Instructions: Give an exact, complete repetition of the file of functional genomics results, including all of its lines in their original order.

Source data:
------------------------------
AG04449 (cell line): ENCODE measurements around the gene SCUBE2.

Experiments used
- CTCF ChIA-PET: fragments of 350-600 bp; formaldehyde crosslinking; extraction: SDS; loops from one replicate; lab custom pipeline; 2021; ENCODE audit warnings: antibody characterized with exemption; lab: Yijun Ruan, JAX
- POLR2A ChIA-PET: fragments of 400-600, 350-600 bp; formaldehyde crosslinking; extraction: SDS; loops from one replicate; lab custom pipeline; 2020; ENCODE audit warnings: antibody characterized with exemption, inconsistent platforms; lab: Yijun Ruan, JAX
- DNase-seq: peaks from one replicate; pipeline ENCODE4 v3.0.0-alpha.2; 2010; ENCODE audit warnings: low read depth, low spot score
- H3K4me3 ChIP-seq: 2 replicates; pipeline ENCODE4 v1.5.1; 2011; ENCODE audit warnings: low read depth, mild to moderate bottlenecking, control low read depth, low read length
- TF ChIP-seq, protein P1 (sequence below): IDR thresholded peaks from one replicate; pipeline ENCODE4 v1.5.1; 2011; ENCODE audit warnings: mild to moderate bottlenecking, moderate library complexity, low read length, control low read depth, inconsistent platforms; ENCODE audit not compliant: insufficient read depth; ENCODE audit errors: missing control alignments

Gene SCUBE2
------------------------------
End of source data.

AG04449 (cell line): ENCODE measurements around the gene SCUBE2.

Experiments used
- CTCF ChIA-PET: fragments of 350-600 bp; formaldehyde crosslinking; extraction: SDS; loops from one replicate; lab custom pipeline; 2021; ENCODE audit warnings: antibody characterized with exemption; lab: Yijun Ruan, JAX
- POLR2A ChIA-PET: fragments of 400-600, 350-600 bp; formaldehyde crosslinking; extraction: SDS; loops from one replicate; lab custom pipeline; 2020; ENCODE audit warnings: antibody characterized with exemption, inconsistent platforms; lab: Yijun Ruan, JAX
- DNase-seq: peaks from one replicate; pipeline ENCODE4 v3.0.0-alpha.2; 2010; ENCODE audit warnings: low read depth, low spot score
- H3K4me3 ChIP-seq: 2 replicates; pipeline ENCODE4 v1.5.1; 2011; ENCODE audit warnings: low read depth, mild to moderate bottlenecking, control low read depth, low read length
- TF ChIP-seq, protein P1 (sequence below): IDR thresholded peaks from one replicate; pipeline ENCODE4 v1.5.1; 2011; ENCODE audit warnings: mild to moderate bottlenecking, moderate library complexity, low read length, control low read depth, inconsistent platforms; ENCODE audit not compliant: insufficient read depth; ENCODE audit errors: missing control alignments

Gene SCUBE2